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  • Q&A with Australian Health Practitioners

    Am I being too picky when it comes to building relationships?

    Related Topic
    I’m 31 and happily single, but getting advice from everyone I know on the topic!

    Hi, I’ve been single for about 3 years and have a great social life but don’t feel desperate to meet someone or get married, however I do feel that my family thinks that I’m too picky and need to give guys more of a chance, it feels to me the underlying assumption they have is that my judgement isn’t realistic. I have been going on dates regularly but generally know after the first date if I like them or not, however people tell me that I need to give guys more of chance and not expect fireworks etc. My question is do I trust my gut instinct or perhaps get to know people better before dismissing them?
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  • I have been working in Eltham, Melbourne as a relationship and family counsellor for over twelve years. I draw on current theory and research about ... View Profile

    You have an interesting dilemma - on the one hand you are happily single, on the other hand you are experiencing pressure from others (and perhaps within yourself as well) to find a partner. When we operate from the idea that we ‘should’ do something, it's more likely we'll then second-guess or over-ride our internal sense of what is right for us

    However, I would suggest that listening to our inner voice is different from relying on emotional reactions as a guide to action. It could perhaps be better described as a combination of noticing our internal responses over a period of time, rather than reaching a quick conclusion (in other words, emotions and cognitive processes work together to determine the best thing to do). For example, I meet a man who seems awkward and uninteresting, but when I move beyond my initial disappointment about how he is coming across, my inner voice tells me to give myself more time to get to know him before making a decision.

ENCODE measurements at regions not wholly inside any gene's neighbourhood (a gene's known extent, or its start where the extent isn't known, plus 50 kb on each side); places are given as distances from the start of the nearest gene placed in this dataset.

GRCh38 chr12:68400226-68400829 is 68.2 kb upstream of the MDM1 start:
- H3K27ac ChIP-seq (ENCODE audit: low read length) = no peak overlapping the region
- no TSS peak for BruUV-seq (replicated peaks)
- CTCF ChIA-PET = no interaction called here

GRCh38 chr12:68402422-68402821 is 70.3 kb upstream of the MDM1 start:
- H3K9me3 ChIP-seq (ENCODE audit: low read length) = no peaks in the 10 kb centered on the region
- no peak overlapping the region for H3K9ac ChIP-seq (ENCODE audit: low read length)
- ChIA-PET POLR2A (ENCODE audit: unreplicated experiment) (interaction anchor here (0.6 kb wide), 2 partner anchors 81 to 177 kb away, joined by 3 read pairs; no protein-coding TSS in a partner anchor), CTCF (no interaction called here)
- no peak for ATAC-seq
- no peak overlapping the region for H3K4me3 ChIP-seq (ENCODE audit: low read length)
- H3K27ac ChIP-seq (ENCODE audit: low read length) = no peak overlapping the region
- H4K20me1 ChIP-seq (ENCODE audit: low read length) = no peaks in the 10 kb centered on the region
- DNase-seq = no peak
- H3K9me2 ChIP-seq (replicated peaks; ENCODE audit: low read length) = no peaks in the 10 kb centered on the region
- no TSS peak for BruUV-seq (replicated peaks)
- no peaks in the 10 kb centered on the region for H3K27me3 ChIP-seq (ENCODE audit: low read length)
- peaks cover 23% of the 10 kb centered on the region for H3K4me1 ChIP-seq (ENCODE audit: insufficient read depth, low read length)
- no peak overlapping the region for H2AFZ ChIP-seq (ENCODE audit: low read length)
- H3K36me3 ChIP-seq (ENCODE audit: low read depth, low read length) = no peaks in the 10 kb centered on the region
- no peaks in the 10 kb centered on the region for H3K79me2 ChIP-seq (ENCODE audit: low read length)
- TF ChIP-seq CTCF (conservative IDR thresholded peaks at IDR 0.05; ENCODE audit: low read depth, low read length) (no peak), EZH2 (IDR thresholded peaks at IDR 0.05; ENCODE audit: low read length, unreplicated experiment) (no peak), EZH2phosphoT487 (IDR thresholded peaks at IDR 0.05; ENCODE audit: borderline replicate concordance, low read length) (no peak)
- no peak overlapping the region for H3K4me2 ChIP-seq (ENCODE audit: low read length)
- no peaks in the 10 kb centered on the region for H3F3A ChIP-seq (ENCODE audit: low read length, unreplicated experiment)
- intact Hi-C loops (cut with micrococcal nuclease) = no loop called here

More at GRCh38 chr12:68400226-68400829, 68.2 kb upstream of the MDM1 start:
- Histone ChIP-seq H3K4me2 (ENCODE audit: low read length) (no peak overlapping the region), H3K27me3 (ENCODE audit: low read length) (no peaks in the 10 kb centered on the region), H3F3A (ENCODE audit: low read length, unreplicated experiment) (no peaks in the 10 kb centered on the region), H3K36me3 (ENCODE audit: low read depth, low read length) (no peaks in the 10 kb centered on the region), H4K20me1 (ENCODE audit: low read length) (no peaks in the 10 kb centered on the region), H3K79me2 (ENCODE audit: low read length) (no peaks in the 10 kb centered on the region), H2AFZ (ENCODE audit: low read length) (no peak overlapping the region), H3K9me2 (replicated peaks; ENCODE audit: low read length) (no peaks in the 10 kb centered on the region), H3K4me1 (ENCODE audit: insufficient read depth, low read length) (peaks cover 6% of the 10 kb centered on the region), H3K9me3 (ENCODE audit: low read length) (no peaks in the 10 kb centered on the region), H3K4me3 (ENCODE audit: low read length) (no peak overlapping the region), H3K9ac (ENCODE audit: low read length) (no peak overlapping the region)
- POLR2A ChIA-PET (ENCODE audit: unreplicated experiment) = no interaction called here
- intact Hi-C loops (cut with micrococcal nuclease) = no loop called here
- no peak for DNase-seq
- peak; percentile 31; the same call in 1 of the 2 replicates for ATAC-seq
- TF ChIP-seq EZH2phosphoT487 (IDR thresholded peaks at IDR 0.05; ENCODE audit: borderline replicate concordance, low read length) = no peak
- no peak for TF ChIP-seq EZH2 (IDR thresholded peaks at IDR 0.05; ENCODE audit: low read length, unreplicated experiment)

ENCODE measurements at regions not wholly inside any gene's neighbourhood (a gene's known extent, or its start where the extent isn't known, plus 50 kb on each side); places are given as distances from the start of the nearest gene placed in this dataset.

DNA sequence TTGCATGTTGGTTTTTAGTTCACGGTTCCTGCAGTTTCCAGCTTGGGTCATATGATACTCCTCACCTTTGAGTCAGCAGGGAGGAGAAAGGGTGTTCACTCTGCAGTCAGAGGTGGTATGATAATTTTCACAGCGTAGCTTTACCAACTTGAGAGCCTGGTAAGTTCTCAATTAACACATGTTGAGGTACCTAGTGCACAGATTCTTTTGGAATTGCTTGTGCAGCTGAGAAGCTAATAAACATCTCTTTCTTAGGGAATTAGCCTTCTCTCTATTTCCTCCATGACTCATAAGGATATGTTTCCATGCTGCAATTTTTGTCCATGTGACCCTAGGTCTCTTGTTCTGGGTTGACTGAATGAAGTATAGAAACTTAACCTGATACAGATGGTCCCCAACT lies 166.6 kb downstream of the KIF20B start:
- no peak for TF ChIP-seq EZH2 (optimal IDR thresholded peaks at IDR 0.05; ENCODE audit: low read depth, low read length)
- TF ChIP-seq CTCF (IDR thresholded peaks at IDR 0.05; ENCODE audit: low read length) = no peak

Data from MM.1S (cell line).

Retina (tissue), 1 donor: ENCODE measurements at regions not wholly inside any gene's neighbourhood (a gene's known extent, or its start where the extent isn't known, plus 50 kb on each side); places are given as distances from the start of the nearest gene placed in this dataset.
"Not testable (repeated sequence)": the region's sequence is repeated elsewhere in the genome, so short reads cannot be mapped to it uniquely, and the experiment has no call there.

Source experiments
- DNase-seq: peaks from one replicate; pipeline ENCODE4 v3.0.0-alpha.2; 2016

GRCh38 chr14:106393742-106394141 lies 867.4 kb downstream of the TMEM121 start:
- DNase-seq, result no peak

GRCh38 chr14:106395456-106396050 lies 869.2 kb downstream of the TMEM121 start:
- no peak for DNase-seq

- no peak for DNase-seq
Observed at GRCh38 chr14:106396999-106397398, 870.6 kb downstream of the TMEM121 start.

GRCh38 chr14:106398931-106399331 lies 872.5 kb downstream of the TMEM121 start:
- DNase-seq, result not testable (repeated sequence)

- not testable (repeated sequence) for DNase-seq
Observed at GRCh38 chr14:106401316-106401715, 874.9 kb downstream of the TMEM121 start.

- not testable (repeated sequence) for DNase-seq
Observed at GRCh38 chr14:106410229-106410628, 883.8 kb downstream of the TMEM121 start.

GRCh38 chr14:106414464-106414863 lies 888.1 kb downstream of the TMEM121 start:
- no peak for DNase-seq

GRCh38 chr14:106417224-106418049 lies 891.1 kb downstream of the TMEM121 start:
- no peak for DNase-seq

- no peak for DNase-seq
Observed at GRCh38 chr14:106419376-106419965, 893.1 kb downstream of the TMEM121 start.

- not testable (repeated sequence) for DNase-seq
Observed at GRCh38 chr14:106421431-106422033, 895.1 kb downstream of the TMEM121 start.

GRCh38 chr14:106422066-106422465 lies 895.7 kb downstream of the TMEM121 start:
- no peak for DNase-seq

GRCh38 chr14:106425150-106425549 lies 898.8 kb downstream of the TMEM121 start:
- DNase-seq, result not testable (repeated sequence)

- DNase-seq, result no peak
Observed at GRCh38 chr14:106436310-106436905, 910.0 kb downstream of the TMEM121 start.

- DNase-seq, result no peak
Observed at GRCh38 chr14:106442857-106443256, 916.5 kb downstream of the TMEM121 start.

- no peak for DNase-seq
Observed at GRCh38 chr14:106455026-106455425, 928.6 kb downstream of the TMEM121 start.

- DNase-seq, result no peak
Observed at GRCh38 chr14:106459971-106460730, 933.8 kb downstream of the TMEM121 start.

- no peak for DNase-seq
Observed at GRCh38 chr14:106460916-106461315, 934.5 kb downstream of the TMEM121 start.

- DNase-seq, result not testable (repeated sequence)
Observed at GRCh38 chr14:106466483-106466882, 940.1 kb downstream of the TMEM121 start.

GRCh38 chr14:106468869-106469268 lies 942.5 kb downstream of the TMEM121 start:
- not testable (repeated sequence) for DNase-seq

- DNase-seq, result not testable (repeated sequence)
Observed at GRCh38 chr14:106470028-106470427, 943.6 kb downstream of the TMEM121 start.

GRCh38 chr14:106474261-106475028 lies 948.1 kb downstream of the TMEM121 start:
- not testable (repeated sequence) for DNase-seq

Alternatively, I meet someone who seems sexy and exciting, my emotions tell me he is ‘the one’, we date a few times, then I discover that he does not manage his anger well. My inner guide listens to all the evidence (I am attracted to him, he's fun to be with, but I don't like the way he treats me when he's angry). I may decide to proceed with caution, and to let him know that he needs to manage his anger differently if we are to have a chance together. Alternatively, I may decide that his aggressive behaviour is a deal-breaker. Only you can decide what is right for you.

    In summary, my suggestion is you combine your friends' advice with using your gut instinct - widen your definition of ‘following your inner voice’ to include strategies like taking time, continuing to use new information to make decisions about whether someone is right for you based on how you think as well as what you feel.

    Some of the most successful relationships I know have started as friendship - sometimes for years before people have made the decision to become a couple. In many ways these relationships have the strongest foundation of shared values and experiences.